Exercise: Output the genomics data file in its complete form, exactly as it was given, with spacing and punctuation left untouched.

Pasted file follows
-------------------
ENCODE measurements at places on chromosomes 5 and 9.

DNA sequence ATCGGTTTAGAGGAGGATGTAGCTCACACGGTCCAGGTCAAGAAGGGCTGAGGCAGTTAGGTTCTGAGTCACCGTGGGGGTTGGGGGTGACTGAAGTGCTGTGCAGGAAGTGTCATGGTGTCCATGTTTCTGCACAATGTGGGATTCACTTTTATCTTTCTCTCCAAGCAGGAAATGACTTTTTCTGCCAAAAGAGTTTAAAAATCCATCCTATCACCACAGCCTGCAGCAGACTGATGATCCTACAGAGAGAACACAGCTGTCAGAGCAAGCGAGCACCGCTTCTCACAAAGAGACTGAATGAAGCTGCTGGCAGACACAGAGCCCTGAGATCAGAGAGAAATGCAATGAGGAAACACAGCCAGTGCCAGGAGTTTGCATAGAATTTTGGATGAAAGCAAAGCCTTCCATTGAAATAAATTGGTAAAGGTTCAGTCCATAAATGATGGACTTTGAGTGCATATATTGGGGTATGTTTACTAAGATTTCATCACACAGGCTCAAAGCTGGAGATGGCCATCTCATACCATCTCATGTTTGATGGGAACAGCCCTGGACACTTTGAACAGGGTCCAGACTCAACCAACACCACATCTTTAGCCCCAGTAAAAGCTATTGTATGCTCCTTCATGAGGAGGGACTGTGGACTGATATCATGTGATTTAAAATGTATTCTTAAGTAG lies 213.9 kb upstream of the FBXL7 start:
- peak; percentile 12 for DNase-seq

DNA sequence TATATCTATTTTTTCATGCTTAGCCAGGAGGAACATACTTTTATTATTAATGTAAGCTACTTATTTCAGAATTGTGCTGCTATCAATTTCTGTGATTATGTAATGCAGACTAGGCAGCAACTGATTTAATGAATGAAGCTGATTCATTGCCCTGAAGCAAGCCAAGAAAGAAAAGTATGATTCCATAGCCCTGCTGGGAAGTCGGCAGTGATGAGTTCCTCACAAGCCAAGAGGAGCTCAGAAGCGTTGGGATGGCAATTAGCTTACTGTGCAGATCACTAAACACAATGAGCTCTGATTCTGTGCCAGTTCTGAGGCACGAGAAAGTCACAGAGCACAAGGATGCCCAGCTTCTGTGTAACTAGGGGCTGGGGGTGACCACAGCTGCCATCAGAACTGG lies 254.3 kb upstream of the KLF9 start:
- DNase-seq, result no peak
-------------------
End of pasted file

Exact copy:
ENCODE measurements at places on chromosomes 5 and 9.

DNA sequence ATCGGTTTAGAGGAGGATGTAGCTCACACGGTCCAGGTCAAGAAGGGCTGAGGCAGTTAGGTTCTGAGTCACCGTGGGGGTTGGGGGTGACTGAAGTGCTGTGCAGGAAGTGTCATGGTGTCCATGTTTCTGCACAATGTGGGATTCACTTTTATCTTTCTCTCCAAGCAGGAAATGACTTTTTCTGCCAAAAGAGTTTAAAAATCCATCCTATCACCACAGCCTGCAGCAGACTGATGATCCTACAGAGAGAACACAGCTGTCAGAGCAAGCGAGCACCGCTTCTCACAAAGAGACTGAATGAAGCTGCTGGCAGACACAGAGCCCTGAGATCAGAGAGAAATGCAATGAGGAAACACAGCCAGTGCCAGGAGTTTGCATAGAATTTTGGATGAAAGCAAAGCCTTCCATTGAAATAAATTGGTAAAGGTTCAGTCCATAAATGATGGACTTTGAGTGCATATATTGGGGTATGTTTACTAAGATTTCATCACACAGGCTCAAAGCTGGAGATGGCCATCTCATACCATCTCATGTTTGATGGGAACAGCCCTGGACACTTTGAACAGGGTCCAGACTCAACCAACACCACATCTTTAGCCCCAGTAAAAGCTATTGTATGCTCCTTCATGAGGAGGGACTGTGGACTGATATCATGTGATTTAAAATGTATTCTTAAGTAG lies 213.9 kb upstream of the FBXL7 start:
- peak; percentile 12 for DNase-seq

DNA sequence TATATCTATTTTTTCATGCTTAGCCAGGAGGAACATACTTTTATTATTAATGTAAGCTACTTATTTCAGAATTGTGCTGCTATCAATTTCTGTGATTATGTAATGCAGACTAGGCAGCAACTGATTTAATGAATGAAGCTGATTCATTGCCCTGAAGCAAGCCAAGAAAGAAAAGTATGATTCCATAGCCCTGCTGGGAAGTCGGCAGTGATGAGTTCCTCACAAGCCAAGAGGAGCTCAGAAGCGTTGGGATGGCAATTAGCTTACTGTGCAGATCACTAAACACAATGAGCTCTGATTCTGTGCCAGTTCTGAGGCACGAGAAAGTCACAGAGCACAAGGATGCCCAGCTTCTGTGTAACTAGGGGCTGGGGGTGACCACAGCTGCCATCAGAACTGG lies 254.3 kb upstream of the KLF9 start:
- DNase-seq, result no peak